LRB Diary

Conversations in Cairo are punctuated by dates: 11 February (Mubarak’s fall), 24 June (Morsi’s election), 30 June (Sisi’s coup), which takes a bit of getting used to. On the street murals depicting the martyrs are defaced with black ink; barbed wire, state-constructed barricades and gates used to seal off roads remain in place. My publisher, Karem Youssef, talks me through the geography of the uprising, describing how she herself was radicalised as week followed week. It’s too soon to treat the events nostalgically since, according to some, they are not yet over. I’m not sure about that, but what is indisputable is that hope is dead.

During and after the uprising Mubarak’s name stood for amorality, cynicism, duplicity, corruption, greed and opportunism. A few months after Morsi’s triumph at the polls, the same adjectives were being used to describe his rule,  …

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How Vladimir Putin became evil

Once again, it seems that Russia and the United States are finding it difficult to agree on how to deal with their respective ambitions. This clash of interests is highlighted by the Ukrainian crisis. The provocation in this particular instance, as the leaked recording of a US diplomat, Victoria Nuland, saying “Fuck the EU” suggests, came from Washington.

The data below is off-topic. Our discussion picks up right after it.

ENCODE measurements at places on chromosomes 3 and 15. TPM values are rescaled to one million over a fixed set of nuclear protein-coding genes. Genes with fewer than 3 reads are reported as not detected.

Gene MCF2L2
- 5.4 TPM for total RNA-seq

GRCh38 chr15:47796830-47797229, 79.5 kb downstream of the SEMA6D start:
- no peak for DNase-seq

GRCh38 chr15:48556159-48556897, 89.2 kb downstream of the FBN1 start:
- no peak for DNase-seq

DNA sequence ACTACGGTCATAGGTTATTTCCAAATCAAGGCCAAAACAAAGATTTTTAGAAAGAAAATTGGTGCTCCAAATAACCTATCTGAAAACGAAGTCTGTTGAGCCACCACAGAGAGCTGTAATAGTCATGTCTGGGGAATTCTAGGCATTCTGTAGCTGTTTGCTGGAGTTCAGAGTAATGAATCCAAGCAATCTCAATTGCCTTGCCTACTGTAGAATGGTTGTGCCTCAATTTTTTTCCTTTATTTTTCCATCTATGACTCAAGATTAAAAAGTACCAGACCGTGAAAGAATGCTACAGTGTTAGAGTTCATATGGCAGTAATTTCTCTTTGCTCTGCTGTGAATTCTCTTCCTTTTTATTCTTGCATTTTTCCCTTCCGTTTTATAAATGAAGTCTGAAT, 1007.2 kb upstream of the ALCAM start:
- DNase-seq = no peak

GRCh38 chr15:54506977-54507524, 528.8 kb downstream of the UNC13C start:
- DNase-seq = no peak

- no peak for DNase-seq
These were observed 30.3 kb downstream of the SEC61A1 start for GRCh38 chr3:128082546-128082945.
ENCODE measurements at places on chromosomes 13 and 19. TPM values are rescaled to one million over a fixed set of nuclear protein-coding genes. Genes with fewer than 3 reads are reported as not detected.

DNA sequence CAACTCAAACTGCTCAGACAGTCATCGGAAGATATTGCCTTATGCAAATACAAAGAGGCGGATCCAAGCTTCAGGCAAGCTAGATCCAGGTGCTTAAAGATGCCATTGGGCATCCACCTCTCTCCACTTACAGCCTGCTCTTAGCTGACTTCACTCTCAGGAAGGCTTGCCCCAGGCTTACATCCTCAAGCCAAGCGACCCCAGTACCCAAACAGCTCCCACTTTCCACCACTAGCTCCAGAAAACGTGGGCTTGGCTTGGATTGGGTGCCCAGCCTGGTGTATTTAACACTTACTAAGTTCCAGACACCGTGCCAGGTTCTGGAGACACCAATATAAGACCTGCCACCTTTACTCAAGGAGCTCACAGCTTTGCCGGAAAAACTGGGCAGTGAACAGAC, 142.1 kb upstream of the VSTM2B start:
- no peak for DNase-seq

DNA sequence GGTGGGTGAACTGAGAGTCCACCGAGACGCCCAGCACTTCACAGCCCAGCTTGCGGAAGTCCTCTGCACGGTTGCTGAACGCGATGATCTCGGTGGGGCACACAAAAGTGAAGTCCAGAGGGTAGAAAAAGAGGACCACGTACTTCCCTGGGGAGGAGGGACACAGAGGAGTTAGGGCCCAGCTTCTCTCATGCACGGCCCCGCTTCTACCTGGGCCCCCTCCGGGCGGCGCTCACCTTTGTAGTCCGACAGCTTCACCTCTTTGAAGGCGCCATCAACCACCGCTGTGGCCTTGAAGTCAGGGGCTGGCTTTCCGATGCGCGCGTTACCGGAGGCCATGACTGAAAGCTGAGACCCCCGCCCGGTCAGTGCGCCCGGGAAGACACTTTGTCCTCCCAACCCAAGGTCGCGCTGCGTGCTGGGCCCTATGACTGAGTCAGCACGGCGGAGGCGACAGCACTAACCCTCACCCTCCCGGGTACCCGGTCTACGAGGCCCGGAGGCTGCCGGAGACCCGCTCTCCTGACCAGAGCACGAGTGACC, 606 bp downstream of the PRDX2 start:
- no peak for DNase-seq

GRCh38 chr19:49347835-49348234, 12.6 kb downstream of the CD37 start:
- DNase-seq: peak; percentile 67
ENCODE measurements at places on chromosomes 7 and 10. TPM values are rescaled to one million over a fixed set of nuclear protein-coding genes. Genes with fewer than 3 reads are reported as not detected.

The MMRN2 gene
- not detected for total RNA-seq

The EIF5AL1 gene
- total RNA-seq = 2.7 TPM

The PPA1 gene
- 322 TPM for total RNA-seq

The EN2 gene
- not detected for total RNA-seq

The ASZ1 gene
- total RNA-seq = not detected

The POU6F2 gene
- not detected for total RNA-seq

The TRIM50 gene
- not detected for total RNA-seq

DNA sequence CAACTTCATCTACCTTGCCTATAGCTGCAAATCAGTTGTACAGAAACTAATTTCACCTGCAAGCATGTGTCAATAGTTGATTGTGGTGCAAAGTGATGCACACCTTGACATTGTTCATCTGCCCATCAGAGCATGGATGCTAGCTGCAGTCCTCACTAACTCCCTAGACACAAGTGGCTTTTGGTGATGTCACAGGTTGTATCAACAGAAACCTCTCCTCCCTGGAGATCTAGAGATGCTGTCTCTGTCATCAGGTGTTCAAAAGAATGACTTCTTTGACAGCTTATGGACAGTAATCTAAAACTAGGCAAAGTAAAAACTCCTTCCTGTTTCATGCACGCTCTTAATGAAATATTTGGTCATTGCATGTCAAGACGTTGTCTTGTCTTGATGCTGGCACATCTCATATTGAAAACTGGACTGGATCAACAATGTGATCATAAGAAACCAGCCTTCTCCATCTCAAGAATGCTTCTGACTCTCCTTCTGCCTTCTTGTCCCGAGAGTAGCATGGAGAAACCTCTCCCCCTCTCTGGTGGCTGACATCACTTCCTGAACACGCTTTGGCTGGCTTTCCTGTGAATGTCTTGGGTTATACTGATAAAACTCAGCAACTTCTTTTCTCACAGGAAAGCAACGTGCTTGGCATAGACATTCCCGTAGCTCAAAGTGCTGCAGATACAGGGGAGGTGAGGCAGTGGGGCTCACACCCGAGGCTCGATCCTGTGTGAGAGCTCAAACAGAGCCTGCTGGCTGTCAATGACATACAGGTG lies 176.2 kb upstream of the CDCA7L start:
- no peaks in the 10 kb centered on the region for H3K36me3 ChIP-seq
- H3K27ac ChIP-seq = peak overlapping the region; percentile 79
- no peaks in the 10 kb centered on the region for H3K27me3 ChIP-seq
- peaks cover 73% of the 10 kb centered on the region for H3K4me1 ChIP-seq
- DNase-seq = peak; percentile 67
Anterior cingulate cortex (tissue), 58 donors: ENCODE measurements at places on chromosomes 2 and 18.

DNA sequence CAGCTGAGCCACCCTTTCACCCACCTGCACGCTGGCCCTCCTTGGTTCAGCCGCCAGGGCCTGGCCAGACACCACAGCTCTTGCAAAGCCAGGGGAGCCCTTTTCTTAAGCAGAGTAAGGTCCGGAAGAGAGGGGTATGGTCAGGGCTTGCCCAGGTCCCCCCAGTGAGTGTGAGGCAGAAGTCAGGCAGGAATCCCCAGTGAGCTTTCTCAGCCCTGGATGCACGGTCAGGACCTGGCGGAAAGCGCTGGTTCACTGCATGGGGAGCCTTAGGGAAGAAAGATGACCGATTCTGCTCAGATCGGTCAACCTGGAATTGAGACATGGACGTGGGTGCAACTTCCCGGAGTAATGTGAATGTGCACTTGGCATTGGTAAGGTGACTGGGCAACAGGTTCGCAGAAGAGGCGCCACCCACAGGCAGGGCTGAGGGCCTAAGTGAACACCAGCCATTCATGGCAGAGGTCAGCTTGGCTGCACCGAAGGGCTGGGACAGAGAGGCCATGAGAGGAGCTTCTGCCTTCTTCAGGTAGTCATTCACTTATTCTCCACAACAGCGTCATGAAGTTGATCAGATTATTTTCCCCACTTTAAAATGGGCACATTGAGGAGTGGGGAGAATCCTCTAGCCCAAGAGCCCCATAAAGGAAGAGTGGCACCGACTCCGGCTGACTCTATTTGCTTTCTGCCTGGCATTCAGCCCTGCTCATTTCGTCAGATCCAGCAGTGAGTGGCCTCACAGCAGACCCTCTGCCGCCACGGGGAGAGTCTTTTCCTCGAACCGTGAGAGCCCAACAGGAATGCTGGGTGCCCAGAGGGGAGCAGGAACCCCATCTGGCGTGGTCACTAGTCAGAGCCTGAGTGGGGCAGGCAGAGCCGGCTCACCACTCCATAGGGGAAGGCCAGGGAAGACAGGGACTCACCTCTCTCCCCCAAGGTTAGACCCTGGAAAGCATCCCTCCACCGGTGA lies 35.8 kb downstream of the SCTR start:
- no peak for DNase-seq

Several decades ago, at the height of the cold war, George Kennan, a leading American foreign policy strategist invited to give the Reith Lectures, informed his audience: “There is, let me assure you, nothing in nature more egocentric than embattled democracy. It soon becomes the victim of its own propaganda. It then tends to attach to its own cause an absolute value which distorts its own vision … Its enemy becomes the embodiment of all evil. Its own side is the centre  …

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The Abbotabad Incident: A Lesson For Young Americans

Antigone: Death yearns for equal law for the dead. Creon: Not that the good and bad draw equal shares. Antigone: Who knows that this is holiness below? Creon: Never the enemy, even in death, a friend. Antigone: I cannot share in hatred, but in love. Creon: Then go down there, if you must love, and love the dead. No woman rules me while I live.

Antigone, Sophocles, 441 BCE  

U-S-A. U-S-A. Obama got Osama. Obama Got Osama. You can’t beat us (clap-clap-clap-clap-clap-clap). You can’t beat us. Fuck bin La-den. Fuck bin La-den.

N+1 Blog, chants heard at Ground Zero, New York, May 2011

We got Voldemort, We Got Voldermort.

Chant, heard on campuses at Iowa, Stanford, and UC Davis, May 2011

 

Contrary to what many liberals imagined in November 2008, the debasement of American political culture continues apace. Instead of reversing the trend,  …

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Stuart Hall’s message to those who want change

It is the way our sympathy flows and recoils that really determines our lives. This opening sentence from Stuart Hall’s 1960 review of Lady Chatterley’s Lover belongs to DH Lawrence. The critic had unearthed it from deep inside the novel. It could serve as an epitaph for Stuart himself. His own sympathies and aversions played a huge part in determining his political makeup. It is not easy to sum up what he leaves behind in a few words. Soon, one hopes, that the conversation his colleague and friend, Bill Schwartz had been conducting with him over several years will be edited and published in book form.

He was, first and foremost, a political person. Politics mattered to him and enabled him to develop his skills as a mesmerising orator.

He was a 1956-er. The twin crises that erupted that year  …